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World Handicap System goes live on 6-Jan

Posted on Dec 1, 2019 |

The 5 Things You Need to Know About the New World Handicap System (WHS) Beginning in 2020 a brand-new set of Rules for Handicapping will be introduced globally: Your Handicap Index may change. But that’s ok! Finally, players around the world will have an apples-to-apples handicap. Your new Handicap Index will be more responsive to good scores by averaging your eight best scores out of your most recent 20 (currently, it’s 10 out of 20 with a .96 multiplier). In short, your Handicap Inde will be determined by your demonstrated ability and consistency of scores. In most cases for golfers in the U.S., it will change less than one stroke. You need to know your Course Handicap.  In the new system, your Course Handicap will be the number of strokes needed to play to par. This will result in greater variance in that number and presents a change, as historically it has represented the number of strokes needed to play to the Course Rating. This is a good thing, as par is an easy number to remember. Target score for the day? Par plus Course Handicap. The Course Rating will now be inherent within the calculation to be more intuitive and account for competing from different tees. Net Double Bogey.   The maximum hole score for each player will be limited to a Net Double Bogey. This adjustment is more consistent from hole to hole than the Equitable Stroke Control procedure. Net Double Bogey is already used in many other parts of the world and the calculation is simple: Par + 2 + any handicap strokes you receive. Your Handicap Index will be revised daily. One way that handicapping is being modernized is a player’s Handicap Index will update daily (which will provide a fairer indication of a player’s ability in the moment), if the player submitted a score the day before. On days where the player does not submit a score, no update will take place. Safeguards in the new system.  The new system will limit extreme upward movement of a Handicap Index, automatically and immediately reduce a Handicap Index when an exceptional score of at least 7 strokes...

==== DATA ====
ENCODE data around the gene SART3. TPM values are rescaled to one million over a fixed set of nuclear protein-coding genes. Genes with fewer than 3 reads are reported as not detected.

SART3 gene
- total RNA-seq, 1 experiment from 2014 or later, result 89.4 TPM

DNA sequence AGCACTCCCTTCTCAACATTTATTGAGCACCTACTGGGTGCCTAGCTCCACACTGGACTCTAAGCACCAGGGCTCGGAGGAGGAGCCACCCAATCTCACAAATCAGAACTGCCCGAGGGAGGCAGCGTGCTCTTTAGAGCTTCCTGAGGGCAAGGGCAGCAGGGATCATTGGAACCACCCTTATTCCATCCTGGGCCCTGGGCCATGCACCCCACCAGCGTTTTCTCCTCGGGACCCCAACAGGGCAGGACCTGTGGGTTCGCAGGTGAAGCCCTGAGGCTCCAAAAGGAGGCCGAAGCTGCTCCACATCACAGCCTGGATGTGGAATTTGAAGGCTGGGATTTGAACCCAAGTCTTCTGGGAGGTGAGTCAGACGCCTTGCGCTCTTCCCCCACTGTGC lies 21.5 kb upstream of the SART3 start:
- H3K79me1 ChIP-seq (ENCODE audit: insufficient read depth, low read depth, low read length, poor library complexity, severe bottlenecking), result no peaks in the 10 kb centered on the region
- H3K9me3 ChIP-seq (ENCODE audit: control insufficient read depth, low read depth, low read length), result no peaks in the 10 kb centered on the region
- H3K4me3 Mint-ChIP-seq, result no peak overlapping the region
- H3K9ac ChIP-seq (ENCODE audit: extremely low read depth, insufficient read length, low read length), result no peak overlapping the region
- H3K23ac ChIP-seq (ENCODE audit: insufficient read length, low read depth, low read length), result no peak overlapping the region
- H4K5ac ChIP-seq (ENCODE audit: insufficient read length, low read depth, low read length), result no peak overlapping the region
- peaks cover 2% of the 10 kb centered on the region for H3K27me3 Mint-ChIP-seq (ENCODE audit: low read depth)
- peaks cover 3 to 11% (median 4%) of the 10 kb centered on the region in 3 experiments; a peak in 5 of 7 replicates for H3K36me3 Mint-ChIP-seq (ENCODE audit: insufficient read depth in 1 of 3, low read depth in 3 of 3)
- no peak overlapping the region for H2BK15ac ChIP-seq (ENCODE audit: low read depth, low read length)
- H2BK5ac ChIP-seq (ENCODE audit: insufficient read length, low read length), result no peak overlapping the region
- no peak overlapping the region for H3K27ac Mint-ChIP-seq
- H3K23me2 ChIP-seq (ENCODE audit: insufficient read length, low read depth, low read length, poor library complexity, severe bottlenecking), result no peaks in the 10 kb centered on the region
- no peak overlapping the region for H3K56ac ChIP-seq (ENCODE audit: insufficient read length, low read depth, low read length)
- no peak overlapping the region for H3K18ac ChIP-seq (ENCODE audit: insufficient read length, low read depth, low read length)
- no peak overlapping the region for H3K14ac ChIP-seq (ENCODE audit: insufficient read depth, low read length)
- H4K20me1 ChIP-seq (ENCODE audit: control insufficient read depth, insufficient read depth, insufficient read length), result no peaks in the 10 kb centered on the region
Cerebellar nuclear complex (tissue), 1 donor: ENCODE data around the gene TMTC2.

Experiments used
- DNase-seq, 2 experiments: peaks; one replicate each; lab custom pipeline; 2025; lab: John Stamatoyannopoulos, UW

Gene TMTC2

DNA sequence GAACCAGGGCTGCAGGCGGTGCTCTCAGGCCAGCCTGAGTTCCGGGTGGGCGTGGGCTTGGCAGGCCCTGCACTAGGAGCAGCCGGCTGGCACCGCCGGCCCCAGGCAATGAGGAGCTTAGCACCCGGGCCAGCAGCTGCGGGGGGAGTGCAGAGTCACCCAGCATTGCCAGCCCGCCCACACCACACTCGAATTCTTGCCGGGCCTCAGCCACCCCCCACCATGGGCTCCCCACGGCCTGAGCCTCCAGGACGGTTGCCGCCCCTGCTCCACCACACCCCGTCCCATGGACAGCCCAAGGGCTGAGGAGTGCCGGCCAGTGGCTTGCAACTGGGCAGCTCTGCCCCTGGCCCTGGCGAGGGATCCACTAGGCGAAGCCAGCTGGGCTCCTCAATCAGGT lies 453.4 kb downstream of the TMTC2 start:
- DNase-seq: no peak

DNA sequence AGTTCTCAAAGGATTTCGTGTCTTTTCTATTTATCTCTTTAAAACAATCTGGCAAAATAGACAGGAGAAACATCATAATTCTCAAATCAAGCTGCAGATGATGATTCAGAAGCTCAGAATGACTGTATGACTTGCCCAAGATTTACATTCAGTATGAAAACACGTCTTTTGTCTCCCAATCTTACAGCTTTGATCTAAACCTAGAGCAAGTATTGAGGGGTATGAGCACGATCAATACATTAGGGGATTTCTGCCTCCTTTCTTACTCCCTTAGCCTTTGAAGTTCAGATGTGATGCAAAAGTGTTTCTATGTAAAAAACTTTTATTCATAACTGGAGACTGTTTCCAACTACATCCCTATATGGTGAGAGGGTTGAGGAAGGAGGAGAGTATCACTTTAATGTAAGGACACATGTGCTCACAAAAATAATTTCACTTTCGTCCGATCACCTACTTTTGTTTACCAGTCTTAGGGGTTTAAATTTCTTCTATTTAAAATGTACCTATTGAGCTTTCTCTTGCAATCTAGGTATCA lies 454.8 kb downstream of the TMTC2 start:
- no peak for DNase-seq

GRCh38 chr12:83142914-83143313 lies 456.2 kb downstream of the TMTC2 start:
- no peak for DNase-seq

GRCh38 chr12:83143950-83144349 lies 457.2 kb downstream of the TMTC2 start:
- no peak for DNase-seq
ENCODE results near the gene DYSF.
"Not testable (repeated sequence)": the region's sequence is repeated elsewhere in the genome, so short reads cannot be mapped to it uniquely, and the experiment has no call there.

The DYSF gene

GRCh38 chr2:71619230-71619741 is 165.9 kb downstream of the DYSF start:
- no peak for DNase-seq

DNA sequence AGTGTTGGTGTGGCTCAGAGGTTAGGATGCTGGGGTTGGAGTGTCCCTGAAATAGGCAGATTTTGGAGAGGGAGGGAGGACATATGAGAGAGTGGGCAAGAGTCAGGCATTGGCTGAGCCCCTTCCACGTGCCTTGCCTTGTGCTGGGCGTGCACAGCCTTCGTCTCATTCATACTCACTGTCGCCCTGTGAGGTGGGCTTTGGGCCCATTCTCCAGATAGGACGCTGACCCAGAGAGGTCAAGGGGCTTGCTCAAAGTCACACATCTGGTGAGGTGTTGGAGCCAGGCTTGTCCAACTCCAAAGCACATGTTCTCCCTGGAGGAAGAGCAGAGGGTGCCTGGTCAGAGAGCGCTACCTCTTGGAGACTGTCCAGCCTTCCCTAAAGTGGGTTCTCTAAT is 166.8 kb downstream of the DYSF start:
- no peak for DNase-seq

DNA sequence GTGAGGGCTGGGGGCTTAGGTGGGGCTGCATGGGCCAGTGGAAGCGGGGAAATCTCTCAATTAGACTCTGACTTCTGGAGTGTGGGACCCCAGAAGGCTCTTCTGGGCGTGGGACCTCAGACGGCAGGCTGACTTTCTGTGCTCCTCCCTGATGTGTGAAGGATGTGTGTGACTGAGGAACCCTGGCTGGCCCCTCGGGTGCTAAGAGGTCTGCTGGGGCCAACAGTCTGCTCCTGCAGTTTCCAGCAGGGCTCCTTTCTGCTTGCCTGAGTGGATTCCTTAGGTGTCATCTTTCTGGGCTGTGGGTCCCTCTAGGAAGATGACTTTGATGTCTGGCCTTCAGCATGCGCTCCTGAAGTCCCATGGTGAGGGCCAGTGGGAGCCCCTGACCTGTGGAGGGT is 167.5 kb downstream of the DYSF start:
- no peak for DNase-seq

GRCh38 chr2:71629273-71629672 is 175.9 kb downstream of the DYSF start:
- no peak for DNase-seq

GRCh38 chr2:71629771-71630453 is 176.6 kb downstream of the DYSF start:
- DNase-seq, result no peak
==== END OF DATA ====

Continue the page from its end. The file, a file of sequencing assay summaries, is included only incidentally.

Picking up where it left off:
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Club Officers for the 2020 Season

Posted on Oct 18, 2019 |

Per yesterday's General Membership Meeting, and last week's Women's Association closing dinner/meeting, our Club Officers for the 2020 season are: President:  Dave Dewar Vice President:  Mike McCarthy Secretary & Treasurer:  Lyle Starkweather Women's Association: President: Laura Landers VP:  Karen Heaney Secretary: Dione Harrington Treasurer: Judy Babbitt Thanks to all of our Officers for volunteering to lead our club into a bright...